Do you love helping people and want to start a great career where you will have a positive impact on someone’s daily life?
Or perhaps you are looking for a easy to enter, stable job in the medical field while you work towards becoming a nurse?
You might be the perfect candidate to become a Home Health Aide.
The US Bureau of Labor Statistics predicts that this occupation will increase 38% between 2014 and 2024. All you need is a home health aide certificate and you’ll be on your way to becoming part of the growing 38%.
What do Home Health Aides do?
Home Health Aides (HHAs) assist individuals with disabilities, chronic illness, or other limitations in the monitoring of their health on a day to day basis.
Duties may include helping with medication, monitoring vital signs, changing any necessary bandages, and seeing to other minor medical needs.
You may also be asked to tend to the patient’s personal needs such as bathing, meals, and bathroom visits.
We have more information on the duties of HHAs available to you here.
Why do I need a Home Health Aide Certificate?
There are different requirements for training new HHAs in each state, so be sure to research the exact requirements in your state.
Some may have slightly different education requirements, but in many cases, you do not need a high school diploma or a GED to become a home health aide as long as you do have your home health aide certificate.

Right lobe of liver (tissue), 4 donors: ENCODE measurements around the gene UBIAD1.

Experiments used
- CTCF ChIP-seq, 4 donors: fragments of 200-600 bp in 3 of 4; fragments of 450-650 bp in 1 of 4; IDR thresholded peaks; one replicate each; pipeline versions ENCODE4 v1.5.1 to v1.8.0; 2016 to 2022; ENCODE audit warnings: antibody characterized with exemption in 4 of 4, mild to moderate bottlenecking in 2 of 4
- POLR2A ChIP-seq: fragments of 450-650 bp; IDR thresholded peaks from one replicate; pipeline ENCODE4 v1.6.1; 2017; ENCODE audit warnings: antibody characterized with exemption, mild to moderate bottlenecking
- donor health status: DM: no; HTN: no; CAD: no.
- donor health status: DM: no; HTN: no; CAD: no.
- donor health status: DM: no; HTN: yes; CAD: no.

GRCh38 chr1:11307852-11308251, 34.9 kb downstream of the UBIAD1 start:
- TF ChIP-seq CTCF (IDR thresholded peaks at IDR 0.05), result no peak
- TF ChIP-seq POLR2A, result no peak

If you work for a company that accepts patients with Medicare or Medicaid, formal training is required before you can be hired.
If these factors aren’t true of the company you’re applying to work with, it may still be a good idea to get your home health aide certificate.
A home health aide certificate can give you a leg up on the competition and can also factor into potential promotion opportunities down the road.
It can only help boost your potential for getting better and higher paying jobs!
How Do I Get a HHA Certificate?
A HHA certificate can likely be earned in a semester from most accredited colleges and post-secondary educational institutions.
In order to enroll in these programs, you may be asked to complete a physical examination, blood tests, and a background check.
During the course of the semester, you can expect to be spending approximately 75 hours in the classroom with a live instructor. In addition, you will have clinical dates when you will be receiving hands on training with industry professionals.
There are also several accredited online options, including a diploma program through Ashworth College. Once you have passed the class, you must take the Direct Care Alliance Personal Care and Support Credential Exam in order to earn your certificate.
Further information regarding scheduling your test time should be made available to you upon completion of your course.
So, you’ve passed the test. Congratulations! But what comes next?
You can now start searching for jobs in your area.
In a matter of weeks or months, you could be well on your way to a promising new career as a home health aide. What are you waiting for?